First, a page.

Voting, or a Price System in a Competitive Market Structure
American Political Science Review, 1970, vol. 64, issue 1, 179-181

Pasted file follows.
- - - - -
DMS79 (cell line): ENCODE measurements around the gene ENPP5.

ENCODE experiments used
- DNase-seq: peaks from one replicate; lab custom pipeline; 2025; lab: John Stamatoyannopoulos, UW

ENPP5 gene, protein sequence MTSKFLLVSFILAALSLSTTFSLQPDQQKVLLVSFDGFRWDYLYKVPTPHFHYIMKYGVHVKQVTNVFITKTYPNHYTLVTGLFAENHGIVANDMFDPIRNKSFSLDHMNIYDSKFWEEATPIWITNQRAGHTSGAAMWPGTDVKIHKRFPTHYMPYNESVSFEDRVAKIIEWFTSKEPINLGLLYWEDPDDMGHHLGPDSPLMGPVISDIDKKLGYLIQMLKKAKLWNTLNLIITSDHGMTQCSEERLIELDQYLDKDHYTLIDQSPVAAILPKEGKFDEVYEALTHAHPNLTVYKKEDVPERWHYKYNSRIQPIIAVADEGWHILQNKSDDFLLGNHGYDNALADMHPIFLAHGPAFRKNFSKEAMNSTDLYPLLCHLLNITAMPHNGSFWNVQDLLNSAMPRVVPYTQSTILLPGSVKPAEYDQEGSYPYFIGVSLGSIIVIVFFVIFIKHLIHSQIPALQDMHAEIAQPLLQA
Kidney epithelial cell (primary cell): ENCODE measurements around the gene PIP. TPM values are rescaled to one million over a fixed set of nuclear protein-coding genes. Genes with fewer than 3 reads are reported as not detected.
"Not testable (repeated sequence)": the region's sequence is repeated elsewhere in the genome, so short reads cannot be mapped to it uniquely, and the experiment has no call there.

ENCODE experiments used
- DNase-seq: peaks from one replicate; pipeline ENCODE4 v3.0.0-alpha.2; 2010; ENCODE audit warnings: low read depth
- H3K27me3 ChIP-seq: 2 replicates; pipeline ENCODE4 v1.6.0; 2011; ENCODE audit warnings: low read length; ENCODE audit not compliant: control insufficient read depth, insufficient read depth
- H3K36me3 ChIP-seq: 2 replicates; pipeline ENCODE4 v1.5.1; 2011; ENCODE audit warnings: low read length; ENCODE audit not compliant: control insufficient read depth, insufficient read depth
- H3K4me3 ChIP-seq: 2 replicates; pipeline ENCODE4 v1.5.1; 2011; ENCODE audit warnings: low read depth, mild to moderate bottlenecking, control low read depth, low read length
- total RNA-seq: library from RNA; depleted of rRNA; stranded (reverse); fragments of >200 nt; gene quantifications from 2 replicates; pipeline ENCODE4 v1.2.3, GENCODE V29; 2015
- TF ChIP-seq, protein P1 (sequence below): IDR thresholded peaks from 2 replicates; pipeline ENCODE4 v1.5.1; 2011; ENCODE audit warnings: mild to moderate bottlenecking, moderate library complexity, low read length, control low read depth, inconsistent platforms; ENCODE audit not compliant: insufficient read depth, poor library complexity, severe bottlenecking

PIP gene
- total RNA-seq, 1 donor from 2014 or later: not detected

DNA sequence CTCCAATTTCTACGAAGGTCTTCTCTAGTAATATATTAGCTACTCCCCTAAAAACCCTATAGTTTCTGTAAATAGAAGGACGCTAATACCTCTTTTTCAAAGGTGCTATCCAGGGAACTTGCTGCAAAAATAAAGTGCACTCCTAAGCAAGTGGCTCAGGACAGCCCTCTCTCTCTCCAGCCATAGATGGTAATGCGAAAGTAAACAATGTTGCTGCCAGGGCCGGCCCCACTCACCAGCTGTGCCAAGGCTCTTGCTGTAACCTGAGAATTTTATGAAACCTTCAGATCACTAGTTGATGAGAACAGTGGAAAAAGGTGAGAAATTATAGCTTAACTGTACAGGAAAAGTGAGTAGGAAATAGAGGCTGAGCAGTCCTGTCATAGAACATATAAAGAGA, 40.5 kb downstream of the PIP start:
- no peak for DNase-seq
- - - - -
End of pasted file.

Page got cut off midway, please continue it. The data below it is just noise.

In this brief note it is demonstrated that if all the conditions for the existence of a competitive equilibrium are satisfied, then simple majority voting to determine the distribution of goods may be less efficient than a price system.The argument here may be somewhat cryptic for those not familiar with the work of Anthony Downs. A considerably more discursive presentation of the background material is given in â€œA Two Party System, General Equilibrium and the Voters' Paradox.â€ The tax and public goods aspect of the voting problem have been discussed elsewhere in â€œNotes on the Taxonomy of Problems Concerning Public Goods.â€ The result presented here, nevertheless, stands by itself, hence is presented in this brief form.The political system is modeled at its simplest. We assume the existence of two players called â€œpolitical parties.â€ The goal of each player is to win an election by as large a vote as possible. A strategy for each player is to name a policy that it will carry out if it is elected. A policy is any point in the set of feasible distributions of final product. It follows immediately that, although any policy may be considered as a strategy, any non-Pareto optimal policies are dominated by some policy that is optimal. A discussion of the reasons for modeling a party in this simple manner is given in detail elsewhere. It is assumed that all voters are passive or â€œmechanistic,â€ i.e., they do not form groups but merely vote individually, selecting optimally between the two policies offered.
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